“The process of all this is amazing to me,” said Tony Anselmo, a local Cub Scout leader who was there with his troop, in between cubing squash. Each ingredient is prepared in waves and nearly every flat surface in the extensive high school cafeteria had been transformed into a work surface.
Anselmo said his group joined the effort a few years ago and volunteering at Voc-Tech has become a yearly tradition.

“We have to do our part to give back to the community, especially for those who don’t have their families with them this time of year,” he said. “You can’t describe it. Giving back is awesome.”

The first night, the majority of volunteers wrapped up by 10 p.m. By the early morning hours the next day, another wave of people gathered in the cafeteria to plate the meal. This part of the process looks similar to what one would expect in a high school cafeteria: a long line of people snaking its way from serving station to serving station, stopping to hold out their plastic trays to receive piles of steamed vegetables and turkey. The meals are topped with gravy before they’re sealed and bagged.

In addition to providing the trays and sealing machines, Coastline generates routes for volunteer drivers to deliver the bagged meals. More than 50 drivers took part in this year’s effort, including at least one Grammy winner.

Ralph Tavares and his family

Grammy winner Ralph Tavares (left) delivers meals with his family, Casen Chaves, Amber Tavares and Caleb Chaves, on Thanksgiving morning. Hundreds of volunteers worked to prepare and deliver more than 3,000 meals.

Ralph Tavares arrived that morning with his daughter and two grandsons to deliver meals. Tavares, who sprang to fame in the ‘70s and ‘80s with his four brothers as part of the musical act Tavares, said it’s good to give back. Sometimes, he’s even recognized when out delivering meals.

“I’ve enjoyed delivering meals and doing what I can. It gives you another perspective on life,” said Tavares. He left the music industry in the mid-80s to pursue a more stable career at the New Bedford Superior Court where he worked as a court officer. He said he got involved with the Thanksgiving project decades ago through that job.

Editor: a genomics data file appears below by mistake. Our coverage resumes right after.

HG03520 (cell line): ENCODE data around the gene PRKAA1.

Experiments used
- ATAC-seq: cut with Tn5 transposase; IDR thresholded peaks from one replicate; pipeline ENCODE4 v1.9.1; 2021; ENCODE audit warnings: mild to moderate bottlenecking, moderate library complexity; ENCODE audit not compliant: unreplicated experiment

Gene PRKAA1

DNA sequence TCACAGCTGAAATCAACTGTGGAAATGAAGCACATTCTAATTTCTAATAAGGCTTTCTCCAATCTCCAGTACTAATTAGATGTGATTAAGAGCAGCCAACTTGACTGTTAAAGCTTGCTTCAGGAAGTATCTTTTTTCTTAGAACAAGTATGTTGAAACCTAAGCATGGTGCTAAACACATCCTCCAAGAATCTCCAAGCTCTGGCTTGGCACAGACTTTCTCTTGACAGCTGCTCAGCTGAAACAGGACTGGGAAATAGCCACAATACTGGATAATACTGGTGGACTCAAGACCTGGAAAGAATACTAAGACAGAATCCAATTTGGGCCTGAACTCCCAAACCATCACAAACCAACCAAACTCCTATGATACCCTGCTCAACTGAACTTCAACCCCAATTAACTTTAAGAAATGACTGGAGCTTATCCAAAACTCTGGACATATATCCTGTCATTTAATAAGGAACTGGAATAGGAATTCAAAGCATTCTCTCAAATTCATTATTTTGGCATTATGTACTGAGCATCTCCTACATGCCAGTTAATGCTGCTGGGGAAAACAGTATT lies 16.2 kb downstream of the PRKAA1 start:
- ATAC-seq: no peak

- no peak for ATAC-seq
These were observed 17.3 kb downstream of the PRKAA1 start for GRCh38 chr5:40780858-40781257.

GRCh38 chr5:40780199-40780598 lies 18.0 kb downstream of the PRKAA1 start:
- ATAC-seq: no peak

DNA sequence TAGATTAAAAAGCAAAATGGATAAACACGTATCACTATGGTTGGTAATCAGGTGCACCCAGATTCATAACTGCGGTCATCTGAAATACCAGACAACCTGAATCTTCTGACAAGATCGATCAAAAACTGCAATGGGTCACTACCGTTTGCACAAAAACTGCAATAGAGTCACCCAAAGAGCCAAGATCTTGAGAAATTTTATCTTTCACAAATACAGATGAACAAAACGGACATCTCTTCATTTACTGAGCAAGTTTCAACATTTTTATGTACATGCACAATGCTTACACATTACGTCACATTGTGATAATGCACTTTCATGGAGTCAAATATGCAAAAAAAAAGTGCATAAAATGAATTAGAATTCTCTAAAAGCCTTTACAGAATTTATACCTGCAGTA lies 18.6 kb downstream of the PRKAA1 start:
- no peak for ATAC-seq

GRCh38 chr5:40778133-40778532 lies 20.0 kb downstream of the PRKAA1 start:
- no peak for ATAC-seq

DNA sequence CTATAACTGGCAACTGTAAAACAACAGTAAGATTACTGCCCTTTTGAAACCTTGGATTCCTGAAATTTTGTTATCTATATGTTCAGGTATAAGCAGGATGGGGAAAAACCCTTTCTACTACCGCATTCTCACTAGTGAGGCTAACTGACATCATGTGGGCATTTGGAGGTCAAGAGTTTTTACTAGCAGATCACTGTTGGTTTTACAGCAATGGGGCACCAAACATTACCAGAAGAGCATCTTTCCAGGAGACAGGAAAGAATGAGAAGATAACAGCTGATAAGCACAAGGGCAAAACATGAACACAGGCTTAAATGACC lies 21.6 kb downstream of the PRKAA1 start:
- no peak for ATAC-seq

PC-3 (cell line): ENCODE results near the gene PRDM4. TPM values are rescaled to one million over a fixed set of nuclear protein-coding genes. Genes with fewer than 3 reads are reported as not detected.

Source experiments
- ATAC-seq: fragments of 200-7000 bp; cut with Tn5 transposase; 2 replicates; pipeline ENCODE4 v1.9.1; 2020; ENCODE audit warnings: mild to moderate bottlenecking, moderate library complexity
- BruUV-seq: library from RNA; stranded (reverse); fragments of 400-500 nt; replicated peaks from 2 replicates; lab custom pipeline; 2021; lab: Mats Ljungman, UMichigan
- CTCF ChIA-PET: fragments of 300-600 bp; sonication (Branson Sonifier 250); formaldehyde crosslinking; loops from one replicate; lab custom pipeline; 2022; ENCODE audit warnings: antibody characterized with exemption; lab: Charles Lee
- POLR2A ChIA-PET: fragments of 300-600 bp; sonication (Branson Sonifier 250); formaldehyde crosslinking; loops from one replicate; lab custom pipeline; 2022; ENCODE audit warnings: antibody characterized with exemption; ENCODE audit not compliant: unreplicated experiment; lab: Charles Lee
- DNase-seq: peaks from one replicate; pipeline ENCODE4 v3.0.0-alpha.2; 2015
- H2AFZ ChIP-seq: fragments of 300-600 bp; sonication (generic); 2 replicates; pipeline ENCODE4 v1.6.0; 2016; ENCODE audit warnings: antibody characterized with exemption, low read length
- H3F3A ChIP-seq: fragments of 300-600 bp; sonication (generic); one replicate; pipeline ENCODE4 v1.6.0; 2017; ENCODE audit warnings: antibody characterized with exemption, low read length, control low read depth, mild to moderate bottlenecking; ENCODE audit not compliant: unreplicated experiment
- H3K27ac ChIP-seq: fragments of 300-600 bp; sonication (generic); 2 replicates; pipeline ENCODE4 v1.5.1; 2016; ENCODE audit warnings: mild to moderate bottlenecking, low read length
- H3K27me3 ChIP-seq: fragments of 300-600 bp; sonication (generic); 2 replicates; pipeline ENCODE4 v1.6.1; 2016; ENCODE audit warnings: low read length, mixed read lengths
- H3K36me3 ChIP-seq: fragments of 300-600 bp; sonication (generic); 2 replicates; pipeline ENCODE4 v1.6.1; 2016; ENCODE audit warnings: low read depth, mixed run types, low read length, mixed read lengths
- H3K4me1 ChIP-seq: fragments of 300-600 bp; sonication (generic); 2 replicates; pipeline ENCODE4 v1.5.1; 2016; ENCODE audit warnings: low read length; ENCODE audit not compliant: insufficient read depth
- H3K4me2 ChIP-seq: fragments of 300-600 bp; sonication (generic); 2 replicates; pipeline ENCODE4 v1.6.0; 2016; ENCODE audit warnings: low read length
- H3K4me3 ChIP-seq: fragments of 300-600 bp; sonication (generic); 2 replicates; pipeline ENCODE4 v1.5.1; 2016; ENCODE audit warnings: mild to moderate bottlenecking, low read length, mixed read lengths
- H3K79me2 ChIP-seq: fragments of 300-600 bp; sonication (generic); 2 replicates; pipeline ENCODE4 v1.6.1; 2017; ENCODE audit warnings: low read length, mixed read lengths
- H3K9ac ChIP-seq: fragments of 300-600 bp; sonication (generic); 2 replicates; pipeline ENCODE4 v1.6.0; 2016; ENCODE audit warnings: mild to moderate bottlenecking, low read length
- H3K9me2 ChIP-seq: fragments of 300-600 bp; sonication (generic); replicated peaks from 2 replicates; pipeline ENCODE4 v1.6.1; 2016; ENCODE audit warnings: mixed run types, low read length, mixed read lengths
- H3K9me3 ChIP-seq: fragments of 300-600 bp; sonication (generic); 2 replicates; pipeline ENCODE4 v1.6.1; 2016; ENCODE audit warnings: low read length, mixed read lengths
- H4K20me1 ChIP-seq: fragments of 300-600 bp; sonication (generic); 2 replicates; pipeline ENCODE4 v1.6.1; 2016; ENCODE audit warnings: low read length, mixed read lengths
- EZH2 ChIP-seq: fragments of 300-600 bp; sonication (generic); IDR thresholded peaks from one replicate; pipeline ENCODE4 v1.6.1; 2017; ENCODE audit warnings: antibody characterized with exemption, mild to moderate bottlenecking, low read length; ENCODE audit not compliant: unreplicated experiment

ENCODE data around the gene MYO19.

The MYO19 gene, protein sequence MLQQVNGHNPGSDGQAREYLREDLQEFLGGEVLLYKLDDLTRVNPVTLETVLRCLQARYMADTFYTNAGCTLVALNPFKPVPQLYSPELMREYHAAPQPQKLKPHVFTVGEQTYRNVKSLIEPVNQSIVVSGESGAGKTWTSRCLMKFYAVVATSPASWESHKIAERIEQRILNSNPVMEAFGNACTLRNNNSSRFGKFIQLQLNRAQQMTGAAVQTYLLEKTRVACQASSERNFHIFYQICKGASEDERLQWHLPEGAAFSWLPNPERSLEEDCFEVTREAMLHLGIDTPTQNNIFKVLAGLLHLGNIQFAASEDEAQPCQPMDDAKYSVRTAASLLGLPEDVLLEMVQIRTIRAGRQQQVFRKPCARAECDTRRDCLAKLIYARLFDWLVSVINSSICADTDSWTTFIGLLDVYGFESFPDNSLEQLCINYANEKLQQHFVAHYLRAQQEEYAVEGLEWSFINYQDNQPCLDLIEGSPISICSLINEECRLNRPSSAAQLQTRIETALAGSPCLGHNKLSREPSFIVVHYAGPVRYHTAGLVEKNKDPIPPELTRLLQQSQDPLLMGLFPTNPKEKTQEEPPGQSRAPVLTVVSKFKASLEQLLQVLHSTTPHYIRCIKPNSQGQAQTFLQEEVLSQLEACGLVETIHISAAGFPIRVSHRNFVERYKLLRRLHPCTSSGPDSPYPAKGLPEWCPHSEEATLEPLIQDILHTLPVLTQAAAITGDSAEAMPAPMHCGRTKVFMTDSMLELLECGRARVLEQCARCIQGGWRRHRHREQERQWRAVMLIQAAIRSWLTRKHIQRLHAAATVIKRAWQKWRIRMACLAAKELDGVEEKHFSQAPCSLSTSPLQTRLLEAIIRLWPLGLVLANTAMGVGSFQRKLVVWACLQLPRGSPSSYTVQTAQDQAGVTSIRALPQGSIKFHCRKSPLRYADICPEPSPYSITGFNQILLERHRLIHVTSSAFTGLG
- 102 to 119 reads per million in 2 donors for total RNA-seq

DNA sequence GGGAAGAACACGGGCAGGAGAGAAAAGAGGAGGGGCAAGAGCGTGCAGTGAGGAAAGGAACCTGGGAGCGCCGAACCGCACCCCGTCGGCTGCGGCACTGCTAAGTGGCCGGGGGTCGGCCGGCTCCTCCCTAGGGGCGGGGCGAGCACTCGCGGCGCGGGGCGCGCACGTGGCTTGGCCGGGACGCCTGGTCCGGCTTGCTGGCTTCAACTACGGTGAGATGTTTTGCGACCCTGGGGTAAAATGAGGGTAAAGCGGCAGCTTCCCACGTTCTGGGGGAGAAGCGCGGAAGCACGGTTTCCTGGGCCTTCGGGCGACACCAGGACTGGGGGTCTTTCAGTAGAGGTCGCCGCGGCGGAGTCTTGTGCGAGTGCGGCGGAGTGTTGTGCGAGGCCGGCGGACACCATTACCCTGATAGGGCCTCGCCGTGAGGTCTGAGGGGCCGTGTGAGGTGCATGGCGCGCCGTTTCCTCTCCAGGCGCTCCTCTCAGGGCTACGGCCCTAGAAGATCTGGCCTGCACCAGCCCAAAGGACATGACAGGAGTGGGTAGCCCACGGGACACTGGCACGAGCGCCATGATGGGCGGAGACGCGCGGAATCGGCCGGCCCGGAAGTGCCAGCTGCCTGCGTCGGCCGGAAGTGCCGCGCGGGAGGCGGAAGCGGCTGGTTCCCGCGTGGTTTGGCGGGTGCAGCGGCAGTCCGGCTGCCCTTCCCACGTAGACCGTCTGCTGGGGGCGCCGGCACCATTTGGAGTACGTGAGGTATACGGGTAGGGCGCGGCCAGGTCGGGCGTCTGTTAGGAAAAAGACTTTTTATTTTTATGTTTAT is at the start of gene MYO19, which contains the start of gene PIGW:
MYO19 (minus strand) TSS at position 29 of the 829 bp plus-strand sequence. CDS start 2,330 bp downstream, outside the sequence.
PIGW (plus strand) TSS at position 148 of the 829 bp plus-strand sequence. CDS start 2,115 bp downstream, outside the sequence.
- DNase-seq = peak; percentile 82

He still tours with his brothers, estimating that he was booked for about 50 shows in 2019. The week after Thanksgiving, he was off to perform in Tennessee and South Carolina. Even with major-label records and chart-topping singles under his belt, this Thanksgiving, he was happy to be with his family as a volunteer in his community.

“I’ve had a great life,” he said. “I’m so thankful that God has blessed me and my family the way He has.”

Rena Jacobsen, decked out in a Christmas elf hat, delivered meals that morning throughout New Bedford. She said she’s been involved with the program for the past seven years.

“It’s Thanksgiving, a time to be thankful for what you have and give to others if you can,” she said. “I think it’s a great program. Well worth a couple hours of our day.”

Rain began to fall as Jacobsen made her way to Kenneth Babineau’s front door. Babineau smiled when he opened the front door to find Jacobsen holding a brown paper bag.

“I appreciate this. I really do. It helps out a lot,” he said. “This is personal. It’s really nice.”

In addition to home deliveries, large trays of food are prepared and delivered to three locations: Tripp Towers, Boa Vista Apartments and the Fairhaven Council on Aging.

The activity room at the Fairhaven COA was packed on Thanksgiving morning. Volunteers made at-home deliveries, and meals were served at three congregate locations. From left: Diane Edwards, Cynthia Lundrigan and Dorothea Machado.

As Fairhaven COA Director Anne Silvia and her family (as well as the young waitress-for-a-day, Breanna Vento) served food from the Giving Thanks Ministry, recipients of the meal said the whole process is extraordinary.

“They give their holiday to serve us. It’s really wonderful,” said Diane Edwards, with one of the 3,400 meals placed on the table in front of her. “Everybody that comes appreciates it. They know that it’s not just whipped up. There’s a lot of hard work involved.”